Saturday, February 12, 2011

Dwelling in the Grey

We were talking at our staff meeting last night about part of Dan Butin's "Service-Learning in Theory and Practice," particularly about what it means to dwell in the grey. In the chapter we read, Butin is writing about various ways to theorize service-learning, one of them being an approach he calls "antifoundationalism." This obnoxiously-long phrase means something just as vague as the word itself: it's about challenging our biases and assumptions, avoiding an end goal which is too-easily achieved, and forcing us to remain open to different ideas and continue hard discussions. In short, antifoundationalism is about seeing the world in shades of grey.

Which is hard, eh? (I don't know why my Canadian side is coming out so much right now... hmm, maybe it's an unconscious attempt to challenge your assumptions! Just for clarification since I will continue to refer to the US as "our country," etc., in this post: I'm American, but my mom is not. And sorry to any non-American readers--it's a convenient shorthand, though an ironic assumption for this post...) Anyway. We were sitting at our meeting wondering how well our office does at the job of encouraging dialogue on the 'greyness' of life and service, which is an important question to ask, when I realized how inadequate I am to help lead that discussion. I struggle with allowing grey in my own life.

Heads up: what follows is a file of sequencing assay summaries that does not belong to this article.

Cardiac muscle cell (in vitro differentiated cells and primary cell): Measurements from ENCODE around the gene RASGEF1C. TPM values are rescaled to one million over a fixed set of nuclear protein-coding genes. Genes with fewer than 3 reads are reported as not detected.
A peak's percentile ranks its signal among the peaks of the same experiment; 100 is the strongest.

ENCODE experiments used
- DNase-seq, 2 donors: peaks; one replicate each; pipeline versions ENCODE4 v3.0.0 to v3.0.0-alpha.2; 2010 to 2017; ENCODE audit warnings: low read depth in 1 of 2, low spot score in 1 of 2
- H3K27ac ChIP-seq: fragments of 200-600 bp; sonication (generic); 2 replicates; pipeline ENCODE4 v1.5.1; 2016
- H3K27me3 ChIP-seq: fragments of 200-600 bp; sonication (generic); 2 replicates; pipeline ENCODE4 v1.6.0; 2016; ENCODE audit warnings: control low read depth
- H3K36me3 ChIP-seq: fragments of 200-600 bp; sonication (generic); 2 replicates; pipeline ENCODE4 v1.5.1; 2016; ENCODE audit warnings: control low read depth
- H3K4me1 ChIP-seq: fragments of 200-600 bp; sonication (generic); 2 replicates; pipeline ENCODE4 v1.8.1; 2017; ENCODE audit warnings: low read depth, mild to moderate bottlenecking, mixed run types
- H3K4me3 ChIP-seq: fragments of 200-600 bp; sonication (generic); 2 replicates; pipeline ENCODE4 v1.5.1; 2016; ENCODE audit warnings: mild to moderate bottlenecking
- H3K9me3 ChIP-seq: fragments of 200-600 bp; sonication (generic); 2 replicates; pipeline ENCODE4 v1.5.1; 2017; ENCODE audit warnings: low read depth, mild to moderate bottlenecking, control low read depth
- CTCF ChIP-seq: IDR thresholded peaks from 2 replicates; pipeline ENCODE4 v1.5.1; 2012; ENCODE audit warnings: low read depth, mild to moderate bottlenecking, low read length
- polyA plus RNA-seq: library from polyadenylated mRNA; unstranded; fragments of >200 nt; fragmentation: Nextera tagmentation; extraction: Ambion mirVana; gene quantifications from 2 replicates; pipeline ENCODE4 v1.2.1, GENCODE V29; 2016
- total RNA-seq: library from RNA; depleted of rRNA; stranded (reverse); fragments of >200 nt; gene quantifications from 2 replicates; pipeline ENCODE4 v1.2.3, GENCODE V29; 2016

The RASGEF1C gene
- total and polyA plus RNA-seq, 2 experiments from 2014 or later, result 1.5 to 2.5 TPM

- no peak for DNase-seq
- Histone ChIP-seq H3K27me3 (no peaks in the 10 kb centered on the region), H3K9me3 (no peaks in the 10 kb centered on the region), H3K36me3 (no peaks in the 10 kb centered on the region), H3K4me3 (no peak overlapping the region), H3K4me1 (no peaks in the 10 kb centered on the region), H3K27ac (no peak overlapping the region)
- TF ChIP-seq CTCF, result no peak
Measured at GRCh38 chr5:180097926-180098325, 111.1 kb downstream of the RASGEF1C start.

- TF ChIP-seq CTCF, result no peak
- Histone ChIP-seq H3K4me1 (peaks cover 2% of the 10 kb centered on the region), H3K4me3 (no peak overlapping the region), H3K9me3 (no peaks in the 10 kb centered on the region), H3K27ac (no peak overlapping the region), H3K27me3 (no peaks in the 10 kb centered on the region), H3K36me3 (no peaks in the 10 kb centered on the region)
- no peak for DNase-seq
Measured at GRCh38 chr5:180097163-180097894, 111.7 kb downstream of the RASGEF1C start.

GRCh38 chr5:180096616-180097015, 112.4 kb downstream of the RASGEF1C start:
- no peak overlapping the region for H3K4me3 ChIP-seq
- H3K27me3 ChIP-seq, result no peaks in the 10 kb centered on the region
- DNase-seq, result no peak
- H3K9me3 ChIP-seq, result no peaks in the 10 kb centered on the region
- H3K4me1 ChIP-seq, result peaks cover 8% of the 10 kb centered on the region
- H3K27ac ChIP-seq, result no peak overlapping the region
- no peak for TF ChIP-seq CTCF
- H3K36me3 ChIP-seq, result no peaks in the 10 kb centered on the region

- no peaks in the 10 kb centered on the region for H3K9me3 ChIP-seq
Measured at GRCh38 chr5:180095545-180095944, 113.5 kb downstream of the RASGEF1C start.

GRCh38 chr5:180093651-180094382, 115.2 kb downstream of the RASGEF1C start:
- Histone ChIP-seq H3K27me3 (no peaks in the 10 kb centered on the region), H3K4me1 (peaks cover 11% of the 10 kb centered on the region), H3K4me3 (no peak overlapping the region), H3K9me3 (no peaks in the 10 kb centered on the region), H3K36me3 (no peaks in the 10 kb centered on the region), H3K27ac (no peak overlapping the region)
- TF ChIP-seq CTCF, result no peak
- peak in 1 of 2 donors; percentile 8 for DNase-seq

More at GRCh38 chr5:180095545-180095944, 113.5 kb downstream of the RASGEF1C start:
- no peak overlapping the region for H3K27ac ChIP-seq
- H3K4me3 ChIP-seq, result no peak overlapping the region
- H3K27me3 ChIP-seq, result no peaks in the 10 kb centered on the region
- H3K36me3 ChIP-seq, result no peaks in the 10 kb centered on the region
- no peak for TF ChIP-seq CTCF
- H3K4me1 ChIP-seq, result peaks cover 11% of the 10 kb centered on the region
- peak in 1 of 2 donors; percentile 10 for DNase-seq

Personally, I am far too prone to trying to figure things out in my head, reducing them to black and white so that I can form an opinion about them and proclaim it boldly. It's tiring to dwell in the grey! It can be exhausting to never settle, to continuously probe for the other side of the story, to sweat long and hard in the dirty dig for truth. So, sometimes I long for easy answers that simply work, no matter what. But I don't think they exist. We're often guilty of thinking they do, but the reality is that things in life are never--yes, I think that's an appropriately-strong word--black and white.